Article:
Chateau La Dominique 2010
Bordeaux Red Blends from St-Emilion, Bordeaux, France
With its deep and shiny color, Chateau La Dominique brings together the generosity of a Saint Emilion and the typicity of a Pomerol. The nose is intense, characterized by seducing aromas of ripe fruits and subtle spicy notes. In most vintages, you will find truffle and licorice notes, complemented by peppery and woody aromas. With a sharp attack, it is fleshy and round, with silky and precise tannins. The finish is long and full and leaves you with a pleasant feeling of bliss. Aimed to be aged in most vintages, but can also be appreciated during its early years.
Wine Spectator - "Delivers a gorgeous note of crème de cassis, followed by dark plum, anise, blackberry coulis and blueberry reduction notes. A glorious display of fruit, with well-embedded charcoal and graphite accents that help the finish drive on with authority. Should age wonderfully. A very strong showing for this estate. Best from 2016 through 2030."
Wine Enthusiast - "Ripe, juicy aromas, it offers sweet fruit. It's a ripe wine with blackberry flavors and balanced tannins.
Barrel Sample: 92-94 Points "
James Suckling - "Polished and rich nose with dark deep fruit and dense minerality. Wonderful pure ripe fruit on the palate with a long layered texture and super velvety tannins."
The Wine Advocate - "The wine displays plenty of licorice, Christmas fruitcake, black currants, licorice, truffles and some espresso notes. Full-bodied, viscous and somewhat reminiscent of many 2009s, given its blast of fruit, glycerin and heady alcohol, this is a beautifully rich St.-Emilion for pleasure seekers. Don’t discount its ageability, as I am sure it has two decades ahead of it."
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Chateau La Dominique Winery
Driven by enthusiasm and the spirit of enterprise, in 1969 Clément Fayat acquired Château La Dominique, an estate offering a high class terroir, located on the western side of the Saint-Emilion appellation.
Respect for the soil in order to bring out its potential at its best, disciplined and careful work in the vines throughout their life-cycle, greatest care for the grapes from their ripening until the crucial period of fermentation, and finally the closest attention that is paid during the ageing process and the bottling. The winery has 23 hectares and the soils are 25% deep gravel, 75% old sand mixes with gravel over a clay sub-layer. The vines average 30 years of age. View all Chateau La Dominique Wines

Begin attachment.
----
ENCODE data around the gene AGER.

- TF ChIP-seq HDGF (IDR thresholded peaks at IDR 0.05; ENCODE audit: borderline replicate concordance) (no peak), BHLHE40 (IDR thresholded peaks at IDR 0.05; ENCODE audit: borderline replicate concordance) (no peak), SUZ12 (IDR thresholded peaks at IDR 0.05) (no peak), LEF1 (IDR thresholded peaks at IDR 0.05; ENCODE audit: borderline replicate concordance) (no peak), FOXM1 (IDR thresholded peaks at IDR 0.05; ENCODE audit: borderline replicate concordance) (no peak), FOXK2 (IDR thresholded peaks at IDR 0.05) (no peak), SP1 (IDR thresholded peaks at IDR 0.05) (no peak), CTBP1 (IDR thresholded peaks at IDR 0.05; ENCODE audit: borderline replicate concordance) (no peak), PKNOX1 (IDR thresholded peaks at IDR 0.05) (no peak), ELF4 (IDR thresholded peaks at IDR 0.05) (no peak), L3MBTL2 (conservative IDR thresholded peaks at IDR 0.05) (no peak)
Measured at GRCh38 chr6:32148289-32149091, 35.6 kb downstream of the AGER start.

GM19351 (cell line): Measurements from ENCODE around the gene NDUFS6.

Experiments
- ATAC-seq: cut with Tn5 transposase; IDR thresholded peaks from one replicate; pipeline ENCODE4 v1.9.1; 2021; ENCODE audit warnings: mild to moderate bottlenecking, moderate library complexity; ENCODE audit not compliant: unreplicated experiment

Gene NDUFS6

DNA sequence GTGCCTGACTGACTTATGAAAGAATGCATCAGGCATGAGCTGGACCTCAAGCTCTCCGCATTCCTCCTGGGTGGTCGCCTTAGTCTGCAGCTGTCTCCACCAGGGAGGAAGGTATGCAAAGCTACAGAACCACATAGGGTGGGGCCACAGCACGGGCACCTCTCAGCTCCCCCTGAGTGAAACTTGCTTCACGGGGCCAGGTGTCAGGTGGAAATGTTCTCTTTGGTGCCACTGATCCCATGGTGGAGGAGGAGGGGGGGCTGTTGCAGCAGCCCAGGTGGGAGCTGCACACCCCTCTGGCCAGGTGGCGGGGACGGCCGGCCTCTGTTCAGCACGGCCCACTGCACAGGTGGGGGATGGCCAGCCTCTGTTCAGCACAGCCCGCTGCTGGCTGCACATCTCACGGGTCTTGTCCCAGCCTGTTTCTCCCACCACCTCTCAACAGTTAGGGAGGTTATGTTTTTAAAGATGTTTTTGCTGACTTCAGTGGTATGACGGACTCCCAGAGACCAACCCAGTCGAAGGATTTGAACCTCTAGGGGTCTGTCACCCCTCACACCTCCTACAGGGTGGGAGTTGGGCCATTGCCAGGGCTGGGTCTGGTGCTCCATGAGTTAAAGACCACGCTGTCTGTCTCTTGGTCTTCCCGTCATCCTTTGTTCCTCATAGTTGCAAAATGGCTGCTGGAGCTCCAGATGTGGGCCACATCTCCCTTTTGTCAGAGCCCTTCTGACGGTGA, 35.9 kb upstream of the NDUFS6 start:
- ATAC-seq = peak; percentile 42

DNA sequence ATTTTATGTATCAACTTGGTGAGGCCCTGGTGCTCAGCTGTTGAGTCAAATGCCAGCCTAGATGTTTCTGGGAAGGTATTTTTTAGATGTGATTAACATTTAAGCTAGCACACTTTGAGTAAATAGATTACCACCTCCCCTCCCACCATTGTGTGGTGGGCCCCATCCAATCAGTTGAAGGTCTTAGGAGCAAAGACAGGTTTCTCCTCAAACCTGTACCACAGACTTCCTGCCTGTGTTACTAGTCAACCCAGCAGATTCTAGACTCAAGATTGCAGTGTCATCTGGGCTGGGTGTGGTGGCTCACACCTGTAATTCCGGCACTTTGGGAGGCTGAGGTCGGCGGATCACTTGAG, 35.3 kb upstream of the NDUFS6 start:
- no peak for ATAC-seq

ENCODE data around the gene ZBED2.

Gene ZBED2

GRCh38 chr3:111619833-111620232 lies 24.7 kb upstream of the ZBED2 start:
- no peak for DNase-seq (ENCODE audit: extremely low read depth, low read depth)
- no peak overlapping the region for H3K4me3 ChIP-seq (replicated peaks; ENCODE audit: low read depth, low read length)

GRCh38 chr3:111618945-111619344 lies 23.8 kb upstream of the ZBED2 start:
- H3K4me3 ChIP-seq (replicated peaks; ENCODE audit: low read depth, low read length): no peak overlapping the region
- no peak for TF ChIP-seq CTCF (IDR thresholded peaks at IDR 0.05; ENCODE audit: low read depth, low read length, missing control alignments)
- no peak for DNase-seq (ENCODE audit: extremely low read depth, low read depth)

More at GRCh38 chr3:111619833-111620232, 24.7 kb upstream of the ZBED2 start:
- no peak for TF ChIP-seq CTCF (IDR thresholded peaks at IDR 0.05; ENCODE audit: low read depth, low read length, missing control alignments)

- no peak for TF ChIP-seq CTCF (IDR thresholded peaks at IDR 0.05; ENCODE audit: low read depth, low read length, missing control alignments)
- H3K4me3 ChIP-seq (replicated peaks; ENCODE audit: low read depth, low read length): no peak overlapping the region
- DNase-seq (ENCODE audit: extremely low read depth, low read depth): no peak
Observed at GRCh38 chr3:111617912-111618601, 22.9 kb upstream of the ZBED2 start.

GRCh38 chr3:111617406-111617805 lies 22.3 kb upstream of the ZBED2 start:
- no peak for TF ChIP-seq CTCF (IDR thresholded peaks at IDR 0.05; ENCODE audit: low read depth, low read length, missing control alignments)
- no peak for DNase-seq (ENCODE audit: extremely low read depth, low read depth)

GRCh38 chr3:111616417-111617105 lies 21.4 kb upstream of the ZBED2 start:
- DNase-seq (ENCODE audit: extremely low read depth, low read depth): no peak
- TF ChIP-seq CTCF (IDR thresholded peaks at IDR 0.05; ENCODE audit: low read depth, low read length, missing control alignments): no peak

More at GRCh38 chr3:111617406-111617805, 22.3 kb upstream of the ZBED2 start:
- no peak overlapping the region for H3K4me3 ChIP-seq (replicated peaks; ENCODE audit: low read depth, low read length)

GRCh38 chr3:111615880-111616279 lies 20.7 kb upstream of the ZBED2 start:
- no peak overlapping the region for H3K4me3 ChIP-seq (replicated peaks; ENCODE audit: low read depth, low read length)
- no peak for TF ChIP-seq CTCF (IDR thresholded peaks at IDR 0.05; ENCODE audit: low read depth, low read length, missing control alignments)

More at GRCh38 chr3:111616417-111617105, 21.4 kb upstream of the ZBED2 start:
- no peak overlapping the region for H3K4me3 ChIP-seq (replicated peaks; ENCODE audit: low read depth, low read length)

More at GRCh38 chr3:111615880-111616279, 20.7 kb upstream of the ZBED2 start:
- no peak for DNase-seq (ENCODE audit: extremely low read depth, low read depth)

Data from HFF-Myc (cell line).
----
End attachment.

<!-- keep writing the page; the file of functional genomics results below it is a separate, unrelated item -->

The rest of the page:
About St-EmilionView a map of St-Emilion wineries (saint eh-meel-YOHN)
A region named after the charming, quaint historical town in Bordeaux, St-Émilion is situated on the right bank of Bordeaux. It's grapes of choice are Merlot and Cabernet Franc (called Bouchet on the right bank). The region has its own classification system, updated and revised every few years. Two of the hottest chateaux of the area (and the only Premier Grand Cru Classé A) are Chateau Ausone and Chateau Cheval Blanc.
St.-Émilion produces the most wine on the right bank of Bordeaux. As most of its wine is based primarily on Merlot, St-Emilion wines are described as having finesse and elegance. The best wine of the region can last upward of 10-20 years, like a good left-banker, but many find that the wines here matuer earlier than those based on Cabernet Sauvignon. The soils in the area differ greatly, from gravel to limestone to clay and sand. As a result, the wines of this region are diverse. Quality wines display silky tannins and ripe, soft fruit – the higher quality wine showing full-bodied texture and layers of complexity.
About France - Other regionsWhen it comes to wine, France is a classic. Classic blends, grapes and styles began in the country and they still remain. Think about it - people ask for a Burgundian style Pinot Noir, they refer to wines as Bordeaux or Rhone blends - Champagne even had to pass a law to stop international wineries from putting their region on the label of all sparkling wine.
The top regions of France are: Bordeaux, Burgundy, Champagne, Languedoc-Roussillon, Loire, Rhone. And these regions are so diverse! It makes sense that wine regions throughout the world try to emulate their style. Pinot Noir, Chardonnay, Cabernet Sauvignon and Syrah are no longer French varieties, but international varieties. They may not be the leader of cutting edge technology or value-priced wines, but there is no doubt that they are still producing wines of great quality and diversity.
Customer ReviewsSign In to Add Your Review3.53.4 out of 5 stars
4 ratings, 1 with reviewJgolfer625 - Lafayette, LA54/27/2013
Nice wine, another year in the bottle or a couple of hours decanting and you have something.Anonymous - Monroe Township, NJ37/5/2016Lisandro Chanlatte - New York, NY35/9/2016CParks - San Francisco, CA512/17/2015
- Earthy & Spicy